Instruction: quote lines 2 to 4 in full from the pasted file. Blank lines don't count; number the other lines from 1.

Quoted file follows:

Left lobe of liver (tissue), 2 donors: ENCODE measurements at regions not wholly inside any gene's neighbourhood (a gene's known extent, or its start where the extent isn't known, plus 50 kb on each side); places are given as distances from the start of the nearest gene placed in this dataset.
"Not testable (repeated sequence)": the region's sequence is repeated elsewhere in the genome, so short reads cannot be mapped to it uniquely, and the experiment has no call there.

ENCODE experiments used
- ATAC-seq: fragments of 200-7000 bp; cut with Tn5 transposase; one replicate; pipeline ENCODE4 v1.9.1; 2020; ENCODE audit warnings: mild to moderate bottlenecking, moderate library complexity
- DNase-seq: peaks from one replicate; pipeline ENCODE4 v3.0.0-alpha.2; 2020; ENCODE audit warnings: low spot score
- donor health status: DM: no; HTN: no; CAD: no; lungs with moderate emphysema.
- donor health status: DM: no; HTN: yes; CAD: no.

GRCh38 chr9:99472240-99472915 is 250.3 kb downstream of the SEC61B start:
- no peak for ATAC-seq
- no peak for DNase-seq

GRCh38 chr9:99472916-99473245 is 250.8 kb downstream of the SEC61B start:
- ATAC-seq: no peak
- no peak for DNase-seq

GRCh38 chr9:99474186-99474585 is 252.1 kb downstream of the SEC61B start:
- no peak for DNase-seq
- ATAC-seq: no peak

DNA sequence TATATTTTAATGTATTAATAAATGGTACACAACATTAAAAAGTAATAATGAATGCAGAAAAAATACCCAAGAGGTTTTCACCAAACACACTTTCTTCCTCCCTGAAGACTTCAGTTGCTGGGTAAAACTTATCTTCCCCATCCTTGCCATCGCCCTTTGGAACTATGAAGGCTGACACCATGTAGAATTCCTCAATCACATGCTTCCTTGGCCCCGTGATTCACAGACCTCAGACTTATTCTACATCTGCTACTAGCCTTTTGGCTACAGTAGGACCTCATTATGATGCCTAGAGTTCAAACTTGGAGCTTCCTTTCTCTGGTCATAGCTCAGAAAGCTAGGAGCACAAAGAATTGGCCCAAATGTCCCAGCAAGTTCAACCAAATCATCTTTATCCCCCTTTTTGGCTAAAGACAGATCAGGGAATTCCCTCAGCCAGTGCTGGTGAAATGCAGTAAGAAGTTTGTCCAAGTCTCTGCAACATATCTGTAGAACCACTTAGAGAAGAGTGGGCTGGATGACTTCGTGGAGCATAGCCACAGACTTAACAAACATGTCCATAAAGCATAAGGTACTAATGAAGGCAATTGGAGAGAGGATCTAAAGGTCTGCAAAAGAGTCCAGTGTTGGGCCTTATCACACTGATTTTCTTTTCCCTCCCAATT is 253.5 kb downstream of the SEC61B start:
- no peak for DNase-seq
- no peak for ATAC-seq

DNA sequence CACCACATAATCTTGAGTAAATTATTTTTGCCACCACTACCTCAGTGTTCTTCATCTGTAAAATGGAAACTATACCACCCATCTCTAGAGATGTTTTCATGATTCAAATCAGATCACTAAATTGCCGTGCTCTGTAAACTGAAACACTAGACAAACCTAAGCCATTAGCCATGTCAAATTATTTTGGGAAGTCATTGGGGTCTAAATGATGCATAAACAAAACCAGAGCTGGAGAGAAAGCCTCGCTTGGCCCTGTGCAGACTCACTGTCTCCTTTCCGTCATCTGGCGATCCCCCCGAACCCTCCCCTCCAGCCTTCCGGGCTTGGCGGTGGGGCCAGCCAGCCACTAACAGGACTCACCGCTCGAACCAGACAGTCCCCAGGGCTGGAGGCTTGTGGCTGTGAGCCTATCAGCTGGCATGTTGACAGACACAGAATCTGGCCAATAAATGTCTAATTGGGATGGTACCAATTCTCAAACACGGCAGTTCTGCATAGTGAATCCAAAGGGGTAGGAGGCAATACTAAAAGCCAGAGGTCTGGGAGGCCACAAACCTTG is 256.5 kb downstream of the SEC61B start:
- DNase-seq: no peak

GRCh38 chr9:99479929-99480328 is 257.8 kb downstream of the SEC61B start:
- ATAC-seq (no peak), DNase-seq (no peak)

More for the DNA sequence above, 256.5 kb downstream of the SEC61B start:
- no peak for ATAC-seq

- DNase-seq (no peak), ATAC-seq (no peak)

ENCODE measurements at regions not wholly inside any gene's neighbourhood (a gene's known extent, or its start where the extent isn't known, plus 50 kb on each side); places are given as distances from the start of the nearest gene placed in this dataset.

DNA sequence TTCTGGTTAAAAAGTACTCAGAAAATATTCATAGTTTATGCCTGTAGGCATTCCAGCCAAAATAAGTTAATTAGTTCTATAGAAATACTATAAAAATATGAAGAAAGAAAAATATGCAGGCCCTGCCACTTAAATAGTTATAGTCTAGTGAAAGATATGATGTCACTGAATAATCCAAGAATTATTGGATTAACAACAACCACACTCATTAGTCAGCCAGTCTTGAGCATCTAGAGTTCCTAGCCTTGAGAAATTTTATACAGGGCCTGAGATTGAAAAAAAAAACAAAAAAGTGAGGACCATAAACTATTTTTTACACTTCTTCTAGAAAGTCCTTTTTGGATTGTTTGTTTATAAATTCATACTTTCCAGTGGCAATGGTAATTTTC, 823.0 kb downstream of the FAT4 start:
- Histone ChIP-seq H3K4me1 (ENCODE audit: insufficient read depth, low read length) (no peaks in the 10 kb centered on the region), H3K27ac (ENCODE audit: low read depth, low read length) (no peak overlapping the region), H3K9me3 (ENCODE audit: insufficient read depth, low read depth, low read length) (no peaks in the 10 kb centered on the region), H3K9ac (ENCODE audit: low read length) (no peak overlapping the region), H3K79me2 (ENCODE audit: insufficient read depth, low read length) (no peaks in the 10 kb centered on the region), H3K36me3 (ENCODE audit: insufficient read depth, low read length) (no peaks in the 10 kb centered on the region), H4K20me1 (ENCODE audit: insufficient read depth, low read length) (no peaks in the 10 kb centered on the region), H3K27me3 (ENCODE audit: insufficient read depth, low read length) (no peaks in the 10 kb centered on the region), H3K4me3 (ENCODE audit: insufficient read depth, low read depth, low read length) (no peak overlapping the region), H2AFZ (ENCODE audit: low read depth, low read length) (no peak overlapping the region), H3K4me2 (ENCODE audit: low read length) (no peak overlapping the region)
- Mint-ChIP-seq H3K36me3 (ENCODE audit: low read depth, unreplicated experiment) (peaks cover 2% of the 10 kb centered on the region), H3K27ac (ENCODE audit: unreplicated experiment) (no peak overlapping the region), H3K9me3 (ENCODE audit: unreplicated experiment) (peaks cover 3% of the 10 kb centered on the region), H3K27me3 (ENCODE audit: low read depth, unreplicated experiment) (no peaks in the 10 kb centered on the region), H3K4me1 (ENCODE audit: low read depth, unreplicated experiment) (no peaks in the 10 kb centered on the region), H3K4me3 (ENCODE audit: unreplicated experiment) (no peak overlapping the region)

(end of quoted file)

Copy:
"Not testable (repeated sequence)": the region's sequence is repeated elsewhere in the genome, so short reads cannot be mapped to it uniquely, and the experiment has no call there.

ENCODE experiments used
- ATAC-seq: fragments of 200-7000 bp; cut with Tn5 transposase; one replicate; pipeline ENCODE4 v1.9.1; 2020; ENCODE audit warnings: mild to moderate bottlenecking, moderate library complexity